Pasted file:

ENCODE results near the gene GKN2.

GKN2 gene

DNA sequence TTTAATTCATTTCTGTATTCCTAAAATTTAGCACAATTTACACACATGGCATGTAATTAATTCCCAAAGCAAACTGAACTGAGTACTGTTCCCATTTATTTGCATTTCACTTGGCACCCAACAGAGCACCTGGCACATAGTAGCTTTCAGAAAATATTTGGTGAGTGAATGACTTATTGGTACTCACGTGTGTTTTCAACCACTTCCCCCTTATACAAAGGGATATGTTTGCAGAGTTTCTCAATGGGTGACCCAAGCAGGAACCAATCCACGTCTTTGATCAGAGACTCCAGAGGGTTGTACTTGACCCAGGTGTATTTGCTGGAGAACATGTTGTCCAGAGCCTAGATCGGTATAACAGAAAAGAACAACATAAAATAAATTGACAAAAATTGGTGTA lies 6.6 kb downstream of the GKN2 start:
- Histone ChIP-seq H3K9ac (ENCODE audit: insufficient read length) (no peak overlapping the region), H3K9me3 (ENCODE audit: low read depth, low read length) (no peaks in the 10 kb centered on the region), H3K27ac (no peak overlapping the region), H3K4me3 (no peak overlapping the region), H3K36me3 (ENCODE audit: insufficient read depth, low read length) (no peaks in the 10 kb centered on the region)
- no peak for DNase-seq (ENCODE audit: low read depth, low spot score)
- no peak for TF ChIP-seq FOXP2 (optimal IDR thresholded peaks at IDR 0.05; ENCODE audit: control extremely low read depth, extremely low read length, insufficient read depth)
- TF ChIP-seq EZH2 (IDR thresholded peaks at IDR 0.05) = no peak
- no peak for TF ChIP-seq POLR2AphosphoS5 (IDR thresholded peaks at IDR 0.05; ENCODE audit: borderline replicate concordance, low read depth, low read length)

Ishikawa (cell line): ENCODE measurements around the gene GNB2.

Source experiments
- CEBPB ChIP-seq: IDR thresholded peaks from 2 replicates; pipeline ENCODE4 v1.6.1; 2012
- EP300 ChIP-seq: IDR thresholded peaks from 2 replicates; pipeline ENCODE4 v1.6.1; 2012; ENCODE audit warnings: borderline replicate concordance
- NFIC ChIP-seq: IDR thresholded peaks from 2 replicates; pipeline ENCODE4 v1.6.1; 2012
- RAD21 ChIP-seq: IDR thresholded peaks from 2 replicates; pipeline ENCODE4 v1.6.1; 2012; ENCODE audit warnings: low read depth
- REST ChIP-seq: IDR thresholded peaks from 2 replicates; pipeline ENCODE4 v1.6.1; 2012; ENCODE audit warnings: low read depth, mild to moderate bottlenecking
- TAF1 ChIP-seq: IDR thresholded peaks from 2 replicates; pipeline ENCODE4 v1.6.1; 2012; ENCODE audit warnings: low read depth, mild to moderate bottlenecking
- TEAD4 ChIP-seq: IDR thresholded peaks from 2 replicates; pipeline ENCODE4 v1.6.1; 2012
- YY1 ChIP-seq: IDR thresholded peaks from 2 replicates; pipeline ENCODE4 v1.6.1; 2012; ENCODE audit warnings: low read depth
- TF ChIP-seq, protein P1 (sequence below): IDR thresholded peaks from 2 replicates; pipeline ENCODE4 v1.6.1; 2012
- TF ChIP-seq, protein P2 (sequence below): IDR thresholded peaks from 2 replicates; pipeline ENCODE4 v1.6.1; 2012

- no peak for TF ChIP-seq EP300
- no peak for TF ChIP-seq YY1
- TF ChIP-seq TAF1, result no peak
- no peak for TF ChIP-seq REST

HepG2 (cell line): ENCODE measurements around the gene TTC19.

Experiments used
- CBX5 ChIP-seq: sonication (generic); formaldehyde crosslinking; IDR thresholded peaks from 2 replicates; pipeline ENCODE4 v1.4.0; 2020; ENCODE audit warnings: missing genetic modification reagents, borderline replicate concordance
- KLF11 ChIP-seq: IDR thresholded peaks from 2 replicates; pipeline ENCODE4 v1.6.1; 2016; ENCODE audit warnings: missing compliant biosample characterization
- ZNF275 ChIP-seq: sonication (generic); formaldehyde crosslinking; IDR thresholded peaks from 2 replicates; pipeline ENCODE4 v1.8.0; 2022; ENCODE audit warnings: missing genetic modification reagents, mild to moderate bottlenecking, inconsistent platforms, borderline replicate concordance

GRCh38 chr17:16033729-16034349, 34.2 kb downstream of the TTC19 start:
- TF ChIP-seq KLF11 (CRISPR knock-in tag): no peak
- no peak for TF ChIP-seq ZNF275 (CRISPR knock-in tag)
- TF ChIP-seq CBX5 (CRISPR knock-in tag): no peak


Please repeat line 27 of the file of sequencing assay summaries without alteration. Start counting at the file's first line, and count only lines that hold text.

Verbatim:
- CBX5 ChIP-seq: sonication (generic); formaldehyde crosslinking; IDR thresholded peaks from 2 replicates; pipeline ENCODE4 v1.4.0; 2020; ENCODE audit warnings: missing genetic modification reagents, borderline replicate concordance